Introduce yourself and tell us a little bit about your practice?
I'm John Brennan and I'm a figurative painter. I've been practising as an artist for the past five years or so. I originally trained as an illustrator and spent the nineties working for lots of national broadsheets, publishers, design and advertising agencies.
I started exhibiting in 2013 and since then my work's been selected for many open shows and some national and international art prizes, including ArtGemini Prize, for which I was lucky enough to win 1st prize just recently.
My practice centres around my fascination with emotional and contextual contradiction and takes in a wide range of subject matter. It could be a landscape that feels both uplifting and menacing at the same time, a micro facial expression that reveals an underlying darkness, or a posture that implies invitation and rejection. It's this tension and the sense of subtle paranoia that I find compelling.
'Contemporary figurative' is actually a more accurate description of my work, but that in itself is a wide categorisation. Visually it's within the bounds of realism, though that's just how I happen to paint, rather than realism being the point of my painting.
I cover a wide range of subject matter, much of it inspired by my love of offbeat, kitsch and occasionally seedy British adventure sci-fi television and horror cinema, which I grew up with in the seventies. There's also my interest in military history and the world of unexplained phenomena. In my own mind these subjects are all connected and live in a sort of interior world.
What are you currently working on?
I tend to have several paintings on the go at any one time. I've just managed to complete a painting that I've attempted previous versions of, around five or six over the past couple of years. It was extremely challenging both technically and in terms of its mood, but I think I've finally cracked it!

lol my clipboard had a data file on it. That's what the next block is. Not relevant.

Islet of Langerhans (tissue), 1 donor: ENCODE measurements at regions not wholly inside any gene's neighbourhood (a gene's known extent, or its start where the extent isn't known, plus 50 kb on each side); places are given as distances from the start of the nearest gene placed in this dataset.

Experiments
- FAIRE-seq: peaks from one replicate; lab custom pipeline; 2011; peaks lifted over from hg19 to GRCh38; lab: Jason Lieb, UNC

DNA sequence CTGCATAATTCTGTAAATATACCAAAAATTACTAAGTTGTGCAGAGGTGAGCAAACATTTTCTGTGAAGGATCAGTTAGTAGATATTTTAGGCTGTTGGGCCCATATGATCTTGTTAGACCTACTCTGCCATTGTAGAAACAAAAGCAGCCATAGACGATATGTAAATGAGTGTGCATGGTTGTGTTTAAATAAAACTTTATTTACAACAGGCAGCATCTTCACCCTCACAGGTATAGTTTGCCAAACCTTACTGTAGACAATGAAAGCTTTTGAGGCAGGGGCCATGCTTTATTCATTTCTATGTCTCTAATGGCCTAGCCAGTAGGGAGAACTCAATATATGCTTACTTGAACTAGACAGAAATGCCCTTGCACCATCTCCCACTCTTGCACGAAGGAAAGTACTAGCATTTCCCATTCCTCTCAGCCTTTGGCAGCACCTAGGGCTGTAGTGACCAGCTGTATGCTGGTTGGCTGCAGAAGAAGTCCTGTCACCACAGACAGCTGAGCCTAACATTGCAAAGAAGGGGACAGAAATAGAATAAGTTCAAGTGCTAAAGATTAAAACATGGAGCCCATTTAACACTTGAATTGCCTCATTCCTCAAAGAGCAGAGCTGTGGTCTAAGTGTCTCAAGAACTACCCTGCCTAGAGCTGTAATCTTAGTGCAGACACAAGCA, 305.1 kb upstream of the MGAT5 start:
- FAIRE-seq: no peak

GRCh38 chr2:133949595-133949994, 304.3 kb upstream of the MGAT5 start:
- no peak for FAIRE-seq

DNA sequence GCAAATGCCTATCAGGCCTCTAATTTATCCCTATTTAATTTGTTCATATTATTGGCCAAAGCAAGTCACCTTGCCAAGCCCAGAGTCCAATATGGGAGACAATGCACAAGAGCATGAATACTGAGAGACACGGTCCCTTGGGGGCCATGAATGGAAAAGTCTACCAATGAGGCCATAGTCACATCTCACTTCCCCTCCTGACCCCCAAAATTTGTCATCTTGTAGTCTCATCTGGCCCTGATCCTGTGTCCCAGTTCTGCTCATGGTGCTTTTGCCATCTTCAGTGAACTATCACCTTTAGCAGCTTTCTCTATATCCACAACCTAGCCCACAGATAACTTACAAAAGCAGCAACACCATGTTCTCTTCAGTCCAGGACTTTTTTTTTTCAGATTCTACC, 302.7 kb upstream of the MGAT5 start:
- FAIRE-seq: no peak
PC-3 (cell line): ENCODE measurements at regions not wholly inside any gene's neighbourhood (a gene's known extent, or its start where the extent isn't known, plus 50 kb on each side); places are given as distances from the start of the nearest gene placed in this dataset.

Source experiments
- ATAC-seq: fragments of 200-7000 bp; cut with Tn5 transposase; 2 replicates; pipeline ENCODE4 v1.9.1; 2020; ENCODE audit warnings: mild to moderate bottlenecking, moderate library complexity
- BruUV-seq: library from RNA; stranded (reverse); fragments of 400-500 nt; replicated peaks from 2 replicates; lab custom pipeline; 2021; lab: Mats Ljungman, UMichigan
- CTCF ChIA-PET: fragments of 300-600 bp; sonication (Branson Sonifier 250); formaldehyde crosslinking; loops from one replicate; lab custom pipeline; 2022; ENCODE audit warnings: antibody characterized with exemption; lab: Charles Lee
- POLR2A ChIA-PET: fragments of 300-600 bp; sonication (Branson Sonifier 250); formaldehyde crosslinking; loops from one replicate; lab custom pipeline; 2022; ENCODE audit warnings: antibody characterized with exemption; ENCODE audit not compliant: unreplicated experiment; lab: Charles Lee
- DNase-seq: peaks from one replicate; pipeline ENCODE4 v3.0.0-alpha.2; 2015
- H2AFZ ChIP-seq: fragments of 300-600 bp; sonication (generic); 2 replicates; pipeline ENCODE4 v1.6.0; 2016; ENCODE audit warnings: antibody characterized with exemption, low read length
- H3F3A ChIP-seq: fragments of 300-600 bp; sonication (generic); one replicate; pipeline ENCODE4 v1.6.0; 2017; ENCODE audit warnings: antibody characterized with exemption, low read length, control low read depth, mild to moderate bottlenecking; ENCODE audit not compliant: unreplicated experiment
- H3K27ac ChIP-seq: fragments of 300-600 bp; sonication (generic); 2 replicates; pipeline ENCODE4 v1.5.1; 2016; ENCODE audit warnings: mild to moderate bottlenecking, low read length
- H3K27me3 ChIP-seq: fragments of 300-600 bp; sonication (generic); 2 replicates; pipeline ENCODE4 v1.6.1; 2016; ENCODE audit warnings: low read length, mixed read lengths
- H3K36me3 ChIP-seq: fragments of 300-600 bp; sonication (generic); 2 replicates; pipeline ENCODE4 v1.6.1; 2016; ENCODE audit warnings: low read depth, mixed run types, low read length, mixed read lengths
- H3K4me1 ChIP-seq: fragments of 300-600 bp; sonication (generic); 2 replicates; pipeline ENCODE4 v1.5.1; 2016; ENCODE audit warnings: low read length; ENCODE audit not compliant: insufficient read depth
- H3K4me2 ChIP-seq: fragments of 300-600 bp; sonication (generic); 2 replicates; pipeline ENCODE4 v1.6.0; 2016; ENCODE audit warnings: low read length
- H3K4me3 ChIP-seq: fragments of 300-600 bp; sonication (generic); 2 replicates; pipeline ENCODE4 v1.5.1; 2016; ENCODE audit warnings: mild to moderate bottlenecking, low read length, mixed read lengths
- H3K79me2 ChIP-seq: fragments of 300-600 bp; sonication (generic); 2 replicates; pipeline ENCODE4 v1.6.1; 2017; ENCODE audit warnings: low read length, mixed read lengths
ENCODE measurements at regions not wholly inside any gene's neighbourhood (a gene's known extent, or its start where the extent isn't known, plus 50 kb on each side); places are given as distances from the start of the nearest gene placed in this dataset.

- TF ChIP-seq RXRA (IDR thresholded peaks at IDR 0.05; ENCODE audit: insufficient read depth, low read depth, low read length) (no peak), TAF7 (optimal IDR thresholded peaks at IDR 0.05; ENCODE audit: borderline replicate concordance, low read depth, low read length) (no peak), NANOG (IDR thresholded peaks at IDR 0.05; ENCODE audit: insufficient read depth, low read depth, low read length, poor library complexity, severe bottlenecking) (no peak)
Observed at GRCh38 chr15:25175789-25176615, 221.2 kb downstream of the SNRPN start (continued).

I've also chanced upon the beginnings of two possible series recently, even though I don't usually concern myself with painting in series. Right now I'm working on a set of quietly unnerving interiors, with a potential group show in mind.
How do you spend your time when you are at the studios?
Having a rented studio really feels like working inside a pressure cooker for me, it's so different to when I had a home studio which is much more relaxed. I enjoy being sociable with the other artists and I might bump into one or two for a chat when I first arrive, or pause for a tea break, but once I'm in my space I'm extremely private. I start work the minute I'm in there.
'Work' might mean thinking about the painting that's currently in progress, looking at source material, editing images in Photoshop, or lying on the floor and staring at the ceiling. More often than not it means getting on with the business of actually painting. Music is crucial for me, as I think it is for many artists. I'll often have something specific that I listen to for each piece I'm working on, sometimes on a loop. It helps me step into the painting for maximum intensity.